You belong in our Movement! Join NMSU-NEA Today!
We're taking our seat at the table
We're coming together to form our union: NMSU-NEA. Together we're building the collective power we need for the changes we deserve!
If you are a college-track, tenured or tenure-track faculty at NMSU system campuses, the first step in joining your colleagues is to sign an authorization card.
Faculty see themselves as the stewards not only of their students’ education in the classroom but also of their contributions beyond, in the communities they will eventually work and serve in.
Our efforts to build a better NMSU Community
As college-track, tenured and tenure-track faculty with shared concerns we are joining together to advocate for workplace improvements. By acting collectively, we can promote transparency and equity in workplace decisions such as salaries, benefits and teaching loads, workplace safety and grievance procedures that provide legally binding protections for workers and accountability for administrators. Together we can take steps to create an environment that better reflects the values we bring to our HSI, MSI, Land-Grant institution.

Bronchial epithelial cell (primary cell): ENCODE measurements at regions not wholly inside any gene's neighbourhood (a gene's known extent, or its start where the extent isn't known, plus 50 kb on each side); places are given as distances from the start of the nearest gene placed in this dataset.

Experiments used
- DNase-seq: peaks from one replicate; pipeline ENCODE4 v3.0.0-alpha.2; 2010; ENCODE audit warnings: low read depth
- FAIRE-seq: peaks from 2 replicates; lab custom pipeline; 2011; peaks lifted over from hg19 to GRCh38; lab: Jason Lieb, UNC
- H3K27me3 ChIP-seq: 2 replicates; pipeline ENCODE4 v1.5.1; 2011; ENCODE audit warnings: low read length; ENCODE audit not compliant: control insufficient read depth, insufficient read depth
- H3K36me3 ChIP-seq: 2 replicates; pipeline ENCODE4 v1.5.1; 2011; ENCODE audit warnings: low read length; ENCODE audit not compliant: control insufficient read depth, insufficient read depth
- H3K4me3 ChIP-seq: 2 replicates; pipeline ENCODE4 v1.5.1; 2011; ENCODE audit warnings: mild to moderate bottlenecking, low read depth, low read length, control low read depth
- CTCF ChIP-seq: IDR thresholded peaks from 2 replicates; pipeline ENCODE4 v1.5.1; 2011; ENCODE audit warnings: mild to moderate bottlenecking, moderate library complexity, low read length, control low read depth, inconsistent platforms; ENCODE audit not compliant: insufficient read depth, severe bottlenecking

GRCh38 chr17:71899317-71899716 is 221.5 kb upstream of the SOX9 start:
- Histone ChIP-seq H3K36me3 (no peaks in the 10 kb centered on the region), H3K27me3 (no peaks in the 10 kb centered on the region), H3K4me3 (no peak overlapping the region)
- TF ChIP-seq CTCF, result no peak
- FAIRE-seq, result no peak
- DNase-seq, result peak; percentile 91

- NMSU Organizing Committee
The union gives you the support at your back to rectify inequality—to make it fairer for our students because public education is to educate the whole human.
Union 101: FAQ
What does it mean to have a union?
Forming a union allows you and your colleagues to come together and advocate for yourselves. As union members, you’ll decide what priorities you share and how to address them. This includes at the bargaining table where you sit down with the university administration to negotiate faculty contracts for the upcoming years. The more participation there is, the stronger your voice will be. Under U.S. labor law, “labor organizations” are required to follow rules on governance, financial disclosure and other aspects of their operations. They are democratic membership organizations whose members elect their leaders and set the direction of the union.
Whether it is state funding, whether it has to do with the conditions of our life on campus—the union is the place where these things are taken up.